“I’ll have face paint on, obviously,” was how he chose to announce himself. “What do you think?”

Callie chewed on the top of her pen. “It’s interesting.”

Jay looked down at himself. “It’s awesome. Zane?”

“Yeah.” I nodded. “Awesome.”

Jay rolled his eyes. “Like either of your costumes are any better. Imagine it with more blood. On my face and stuff.”

“I’m not sure I get it.” Callie went back to her screen.

“I’m a survivor, duh.”

I furrowed my eyebrows. “I thought we were supposed to be going as zombies?”

“I am a zombie. I’m a survivor that’s clearly been infected.”

“Right. I didn’t realise we had to put that much thought into it.”

“Why? What does your costume look like?”

“It’s just some ripped old clothes.”

“So inventive.” He put his hands in his pockets. “You reminded Gemma, right?” He was looking at Callie. “She has a costume?”

“Yes, yes. She’s coming.”

Jay shot me a look before opening his mouth again. “Show me what you’ve got then, Zane.”

I followed him upstairs with my rucksack and plonked it down on the bed in the spare room, rooting through it for my costume. Jay sat on the bed and picked up my watch, which I’d forgotten on Sunday.

“Do you live here now?” He held it up.

“Don’t say that.” I took it off him and fastened it to my wrist. “Your mum might hear.”

“I’ve heard her refer to this as ‘Zane’s room’ more than once. Chill out.”

“Even so.” I threw him my old combat trousers and plain T-shirt.

He raised his eyebrows as he held them up. “Really?”

“What?”

“There’s not even any blood on here.”

“Not everyone’s thought about the apocalypse as much as you have.”

“ZA, Zane. Zed-ay.”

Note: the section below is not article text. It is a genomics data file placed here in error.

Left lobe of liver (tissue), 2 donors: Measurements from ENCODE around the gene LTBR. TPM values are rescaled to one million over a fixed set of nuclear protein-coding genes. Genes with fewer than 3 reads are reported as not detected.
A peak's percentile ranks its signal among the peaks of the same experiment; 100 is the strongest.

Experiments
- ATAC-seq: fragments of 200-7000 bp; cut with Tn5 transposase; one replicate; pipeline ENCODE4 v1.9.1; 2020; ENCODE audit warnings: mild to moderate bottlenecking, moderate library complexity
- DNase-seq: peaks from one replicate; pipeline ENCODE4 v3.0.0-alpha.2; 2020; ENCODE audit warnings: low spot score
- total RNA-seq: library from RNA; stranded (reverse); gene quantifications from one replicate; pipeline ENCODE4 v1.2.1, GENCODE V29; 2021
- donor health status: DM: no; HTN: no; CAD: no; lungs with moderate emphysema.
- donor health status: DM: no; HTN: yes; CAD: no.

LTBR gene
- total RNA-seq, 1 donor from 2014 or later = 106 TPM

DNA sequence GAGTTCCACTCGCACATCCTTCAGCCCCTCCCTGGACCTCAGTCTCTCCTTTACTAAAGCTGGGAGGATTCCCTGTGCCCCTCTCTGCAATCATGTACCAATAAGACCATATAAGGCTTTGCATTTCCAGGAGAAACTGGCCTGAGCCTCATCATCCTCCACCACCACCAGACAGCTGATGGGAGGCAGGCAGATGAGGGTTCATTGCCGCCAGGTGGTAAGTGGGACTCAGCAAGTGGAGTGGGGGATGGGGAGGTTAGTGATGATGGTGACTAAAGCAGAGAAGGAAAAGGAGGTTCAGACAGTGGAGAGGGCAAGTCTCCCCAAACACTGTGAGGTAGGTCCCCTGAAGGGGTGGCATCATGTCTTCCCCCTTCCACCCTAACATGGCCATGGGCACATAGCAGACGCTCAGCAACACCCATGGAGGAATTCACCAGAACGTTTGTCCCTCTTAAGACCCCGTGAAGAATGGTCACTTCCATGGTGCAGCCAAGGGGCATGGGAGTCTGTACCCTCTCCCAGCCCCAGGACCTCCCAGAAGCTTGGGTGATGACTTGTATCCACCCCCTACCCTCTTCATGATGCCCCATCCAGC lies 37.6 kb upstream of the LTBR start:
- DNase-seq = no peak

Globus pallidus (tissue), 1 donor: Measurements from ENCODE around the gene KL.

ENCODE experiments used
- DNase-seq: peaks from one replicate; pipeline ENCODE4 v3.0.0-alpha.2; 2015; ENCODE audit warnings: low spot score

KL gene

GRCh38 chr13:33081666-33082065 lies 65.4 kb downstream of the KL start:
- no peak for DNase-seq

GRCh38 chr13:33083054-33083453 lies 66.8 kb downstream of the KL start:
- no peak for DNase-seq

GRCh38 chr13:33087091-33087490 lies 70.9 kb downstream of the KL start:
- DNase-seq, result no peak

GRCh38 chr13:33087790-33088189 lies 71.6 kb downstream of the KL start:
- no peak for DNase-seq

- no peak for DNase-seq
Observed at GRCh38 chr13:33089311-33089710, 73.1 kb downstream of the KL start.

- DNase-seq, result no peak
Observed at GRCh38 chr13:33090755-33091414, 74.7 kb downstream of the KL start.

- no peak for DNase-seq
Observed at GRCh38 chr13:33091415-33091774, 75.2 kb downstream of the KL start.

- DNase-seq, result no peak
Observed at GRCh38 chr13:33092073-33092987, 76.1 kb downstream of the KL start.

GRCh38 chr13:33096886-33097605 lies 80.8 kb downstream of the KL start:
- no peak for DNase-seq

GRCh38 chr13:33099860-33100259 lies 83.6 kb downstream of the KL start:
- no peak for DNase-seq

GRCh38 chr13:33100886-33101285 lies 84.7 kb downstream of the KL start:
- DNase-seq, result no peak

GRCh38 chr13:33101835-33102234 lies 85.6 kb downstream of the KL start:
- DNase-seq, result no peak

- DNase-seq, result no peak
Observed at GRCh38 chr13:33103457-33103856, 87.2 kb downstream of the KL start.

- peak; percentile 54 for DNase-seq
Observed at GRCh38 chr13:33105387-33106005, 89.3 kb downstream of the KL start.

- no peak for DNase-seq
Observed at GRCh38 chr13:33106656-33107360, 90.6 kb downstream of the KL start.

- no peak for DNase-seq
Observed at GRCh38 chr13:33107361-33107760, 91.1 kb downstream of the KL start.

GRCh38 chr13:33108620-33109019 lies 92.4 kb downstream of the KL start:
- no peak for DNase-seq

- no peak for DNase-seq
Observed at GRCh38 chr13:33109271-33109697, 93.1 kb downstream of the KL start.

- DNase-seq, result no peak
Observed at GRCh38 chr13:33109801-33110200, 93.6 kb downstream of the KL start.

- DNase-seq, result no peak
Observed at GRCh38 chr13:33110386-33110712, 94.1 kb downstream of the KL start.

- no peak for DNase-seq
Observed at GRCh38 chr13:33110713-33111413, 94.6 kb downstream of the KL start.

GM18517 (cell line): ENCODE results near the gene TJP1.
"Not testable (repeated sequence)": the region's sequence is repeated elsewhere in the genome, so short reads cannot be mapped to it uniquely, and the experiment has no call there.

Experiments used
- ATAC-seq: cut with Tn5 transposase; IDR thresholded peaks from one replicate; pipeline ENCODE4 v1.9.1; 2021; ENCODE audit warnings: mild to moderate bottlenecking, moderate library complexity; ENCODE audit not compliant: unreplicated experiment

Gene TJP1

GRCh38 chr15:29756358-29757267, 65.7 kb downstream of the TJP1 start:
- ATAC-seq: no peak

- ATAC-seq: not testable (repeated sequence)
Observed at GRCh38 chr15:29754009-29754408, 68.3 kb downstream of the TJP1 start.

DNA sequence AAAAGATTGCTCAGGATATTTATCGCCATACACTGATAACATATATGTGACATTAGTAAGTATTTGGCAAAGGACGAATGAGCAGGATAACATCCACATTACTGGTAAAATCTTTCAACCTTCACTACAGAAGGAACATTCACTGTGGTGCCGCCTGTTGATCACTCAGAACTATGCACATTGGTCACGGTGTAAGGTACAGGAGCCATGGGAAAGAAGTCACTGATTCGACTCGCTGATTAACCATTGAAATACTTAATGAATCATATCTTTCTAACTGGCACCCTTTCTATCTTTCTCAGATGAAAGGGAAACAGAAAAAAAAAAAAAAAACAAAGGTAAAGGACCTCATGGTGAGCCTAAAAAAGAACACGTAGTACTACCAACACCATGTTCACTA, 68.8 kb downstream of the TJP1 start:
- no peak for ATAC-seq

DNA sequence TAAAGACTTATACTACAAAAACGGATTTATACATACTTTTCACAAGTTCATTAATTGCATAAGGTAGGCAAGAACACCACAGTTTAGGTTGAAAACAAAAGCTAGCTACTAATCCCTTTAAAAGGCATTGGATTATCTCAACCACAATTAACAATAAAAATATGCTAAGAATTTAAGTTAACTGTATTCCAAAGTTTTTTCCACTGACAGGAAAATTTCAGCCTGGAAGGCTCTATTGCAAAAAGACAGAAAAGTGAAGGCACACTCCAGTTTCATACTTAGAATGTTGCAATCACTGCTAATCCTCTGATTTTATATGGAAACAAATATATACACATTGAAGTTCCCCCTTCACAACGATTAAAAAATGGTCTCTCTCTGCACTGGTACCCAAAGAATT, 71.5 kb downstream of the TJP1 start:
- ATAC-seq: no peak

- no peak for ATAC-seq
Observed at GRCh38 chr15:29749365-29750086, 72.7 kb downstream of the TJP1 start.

“Huh?”

“Zombie Armageddon.”

“Right, sorry.” I took the shirt back. “What’s wrong with apocalypse?”

“Doesn’t have such a ring to it.”

“Because I’m sure that’s what we’d all be saying.”

“We will if it catches on.” He jumped up. “Come on, I’ll get you some blood for those clothes.”

His bedroom was covered in discarded garments that obviously weren’t awesome enough for him. The TV had a loading screen of some description displaying on it, and he swore when he caught sight of it. I watched him root through piles of who knew what, pushing his golden skater-boy hair back with the bandana.

“I had it. It was in my hand.”

I crossed my arms and leant against his doorframe. “How much use would you be in the apocalypse? You can’t even find something you used five minutes ago.”

“Don’t underestimate me. I’m ZA ready.”

I pressed my lips together to stop from laughing. “What?”

“Isn’t it self-explanatory?” He stood up, tube of fake blood in his hand. “ZA ready. Ready for the Zombie Armageddon.”

I just looked at him.

“Useless.” He shook his head. “Utterly useless.”

“Well I don’t know about that. I think I’d be all right.”

“Yeah,” he scoffed. “Like you’re ZA ready.”